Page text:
Fellow CLM intern Deanna sledding down a giant sand dune

Myself on a backpacking trip in the Wind River Mountains

I look forward to my last month here as a CLM intern and eagerly anticipate the remaining adventures that await me!

Melissa Buchmann
Rock Springs, WY
Bureau of Land Management

Howdy from Rock Springs, Wyoming

This summer I’m working as a GIS Intern for the Bureau of Land Management in Rock Springs, Wyoming. The week before last was my first week of work and I spent it in Rawlins, WY at an orientation training for seasonal employees of the High Desert District of Wyoming BLM. The mandatory training sessions gave us a good overview of what the BLM does and addressed federal policies and procedures, district communications, safe driving practices, vehicle maintenance and First Aid/CPR. It was a very informative week!

Last week was my first week working from the Rock Springs field office. My supervisor sat down with me to discuss some projects I’ll be involved with this summer. Among other things, I will be working on readying data layers for the agency’s upcoming revision of the Green River Resource Management Plan. While waiting for computer access, I read through the latest edition of the Resource Management Plan, plus a few reports on wind energy development to familiarize myself with the typical management practices and challenges of the surrounding area.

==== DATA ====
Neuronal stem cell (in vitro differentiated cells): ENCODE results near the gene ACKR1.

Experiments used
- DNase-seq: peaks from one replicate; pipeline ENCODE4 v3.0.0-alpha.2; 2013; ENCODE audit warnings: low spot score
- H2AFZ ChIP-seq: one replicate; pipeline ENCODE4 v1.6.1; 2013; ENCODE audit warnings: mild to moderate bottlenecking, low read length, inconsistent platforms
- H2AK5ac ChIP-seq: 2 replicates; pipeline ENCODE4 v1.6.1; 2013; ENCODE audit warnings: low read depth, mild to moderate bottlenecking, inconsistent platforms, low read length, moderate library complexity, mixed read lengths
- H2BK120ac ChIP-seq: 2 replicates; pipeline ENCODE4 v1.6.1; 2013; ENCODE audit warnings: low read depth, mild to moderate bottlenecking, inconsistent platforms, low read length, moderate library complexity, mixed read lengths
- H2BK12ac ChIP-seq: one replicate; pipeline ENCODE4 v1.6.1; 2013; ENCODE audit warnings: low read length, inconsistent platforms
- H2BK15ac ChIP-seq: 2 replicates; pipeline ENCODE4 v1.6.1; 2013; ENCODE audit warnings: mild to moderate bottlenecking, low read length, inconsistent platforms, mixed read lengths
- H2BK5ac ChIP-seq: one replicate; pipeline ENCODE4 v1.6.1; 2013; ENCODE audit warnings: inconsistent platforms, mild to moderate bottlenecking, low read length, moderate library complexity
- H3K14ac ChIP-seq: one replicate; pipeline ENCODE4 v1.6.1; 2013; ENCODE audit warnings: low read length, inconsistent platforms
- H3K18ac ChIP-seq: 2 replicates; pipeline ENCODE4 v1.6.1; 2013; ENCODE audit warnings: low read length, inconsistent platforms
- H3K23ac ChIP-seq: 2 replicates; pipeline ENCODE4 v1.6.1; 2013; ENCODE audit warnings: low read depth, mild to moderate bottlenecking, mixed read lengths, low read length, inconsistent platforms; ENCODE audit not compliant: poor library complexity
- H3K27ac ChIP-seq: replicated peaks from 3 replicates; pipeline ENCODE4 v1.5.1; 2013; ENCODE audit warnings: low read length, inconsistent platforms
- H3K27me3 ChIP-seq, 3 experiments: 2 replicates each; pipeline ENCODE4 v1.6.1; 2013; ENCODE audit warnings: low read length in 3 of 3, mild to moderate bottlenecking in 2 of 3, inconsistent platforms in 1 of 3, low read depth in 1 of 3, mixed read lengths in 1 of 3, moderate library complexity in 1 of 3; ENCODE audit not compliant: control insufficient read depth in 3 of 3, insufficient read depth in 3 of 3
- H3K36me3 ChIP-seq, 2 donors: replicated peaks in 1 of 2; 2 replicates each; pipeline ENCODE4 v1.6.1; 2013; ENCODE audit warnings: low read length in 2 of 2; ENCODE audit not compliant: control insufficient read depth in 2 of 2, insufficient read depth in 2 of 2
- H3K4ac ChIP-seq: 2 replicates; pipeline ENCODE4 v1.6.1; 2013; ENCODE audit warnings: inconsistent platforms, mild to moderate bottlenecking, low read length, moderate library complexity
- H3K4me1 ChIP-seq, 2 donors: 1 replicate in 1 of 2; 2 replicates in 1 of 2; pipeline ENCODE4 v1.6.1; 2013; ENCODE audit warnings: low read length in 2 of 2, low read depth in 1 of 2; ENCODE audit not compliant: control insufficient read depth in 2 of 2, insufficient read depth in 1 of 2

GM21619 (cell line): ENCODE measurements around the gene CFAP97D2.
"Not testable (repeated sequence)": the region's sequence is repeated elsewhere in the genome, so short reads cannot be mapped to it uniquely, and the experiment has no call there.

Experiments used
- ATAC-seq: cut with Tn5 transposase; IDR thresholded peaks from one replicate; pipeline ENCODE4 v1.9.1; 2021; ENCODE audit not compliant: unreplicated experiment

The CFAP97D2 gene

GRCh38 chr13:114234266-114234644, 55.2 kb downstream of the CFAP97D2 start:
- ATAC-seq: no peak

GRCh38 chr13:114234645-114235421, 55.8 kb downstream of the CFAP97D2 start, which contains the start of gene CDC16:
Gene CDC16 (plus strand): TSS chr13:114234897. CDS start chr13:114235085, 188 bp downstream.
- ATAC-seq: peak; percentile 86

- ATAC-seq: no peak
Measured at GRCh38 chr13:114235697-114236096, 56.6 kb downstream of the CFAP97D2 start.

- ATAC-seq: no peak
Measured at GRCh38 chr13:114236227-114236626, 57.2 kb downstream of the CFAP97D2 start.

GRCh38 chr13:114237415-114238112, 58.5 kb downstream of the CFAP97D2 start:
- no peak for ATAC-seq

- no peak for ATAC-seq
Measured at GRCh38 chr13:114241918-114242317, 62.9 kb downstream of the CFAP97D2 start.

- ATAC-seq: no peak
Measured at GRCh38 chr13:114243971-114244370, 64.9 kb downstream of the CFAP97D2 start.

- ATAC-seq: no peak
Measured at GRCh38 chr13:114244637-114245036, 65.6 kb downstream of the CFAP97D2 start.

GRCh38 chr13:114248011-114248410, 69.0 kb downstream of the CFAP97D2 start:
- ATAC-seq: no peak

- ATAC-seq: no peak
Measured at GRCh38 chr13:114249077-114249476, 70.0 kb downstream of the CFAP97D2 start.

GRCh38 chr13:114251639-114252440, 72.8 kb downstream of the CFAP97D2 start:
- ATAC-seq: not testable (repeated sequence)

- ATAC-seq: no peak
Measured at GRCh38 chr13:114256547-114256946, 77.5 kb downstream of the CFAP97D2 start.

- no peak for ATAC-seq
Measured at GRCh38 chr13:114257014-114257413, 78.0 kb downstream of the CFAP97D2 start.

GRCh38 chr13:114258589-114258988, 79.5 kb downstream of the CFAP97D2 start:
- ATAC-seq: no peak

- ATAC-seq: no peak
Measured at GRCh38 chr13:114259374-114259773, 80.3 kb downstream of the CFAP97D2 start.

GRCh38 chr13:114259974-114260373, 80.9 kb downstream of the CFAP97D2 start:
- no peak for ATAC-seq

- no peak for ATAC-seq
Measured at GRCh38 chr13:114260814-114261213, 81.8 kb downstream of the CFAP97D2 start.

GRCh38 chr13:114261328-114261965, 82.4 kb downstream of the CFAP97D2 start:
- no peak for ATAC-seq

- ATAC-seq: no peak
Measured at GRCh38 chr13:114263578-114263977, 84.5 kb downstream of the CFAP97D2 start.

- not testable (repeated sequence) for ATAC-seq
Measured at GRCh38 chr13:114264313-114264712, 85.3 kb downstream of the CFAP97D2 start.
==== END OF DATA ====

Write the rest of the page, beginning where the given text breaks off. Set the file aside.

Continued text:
I also got to “tag along” with some field crews last week to get a sense of what they do on a daily basis. I spent time with the outdoor recreation crew on several occasions: planting tree saplings for the upcoming National Public Lands Day, checking a fence line near ancient petroglyphs (fascinating!), and documenting illegal “trespass” roads into Wilderness Study Areas. Bouncing along a bumpy two track in 4-Wheel-Drive was a great way to get acquainted with this part of the district!

Me potting tree saplings for National Public Lands Day

Helping the recreation crew check fencing around a petroglyphs site

Me standing beside the White Mountain Petroglyphs

An especially interesting petroglyph of a horse

Surveying trespass roads in Wilderness Study Areas with the recreation crew

I also went out with the wildlife crew to survey a fence line for evidence of sage grouse “strikes” and mortalities. I learned that the BLM uses fence markers to enhance the visibility of fencing for sage grouse.

White markers along barbed wire fence increase fence visibility for sage grouse

I also headed out with my supervisor last week to go “ground truthing,” which meant collecting geographic data on location with a hand-held Trimble GPS device. We were trying to determine which real-world features corresponded to which line features in aerial imagery and classify them as old two track roads, power lines, gas pipelines, or other features. It was a rewarding experience!

Ground truthing in situ using a Trimble GPS device

I am looking forward to growing personally and professionally during the next four months. Judging by my caring coworkers, my friendly roommates, the outdoor recreational opportunities of Wyoming and the challenging nature of my position, I’m sure it will be a great summer.

I can’t wait to see everyone at the Training Workshop in the Grand Canyon next week!

Melissa Buchmann
Rock Springs, WY
Bureau of Land Managment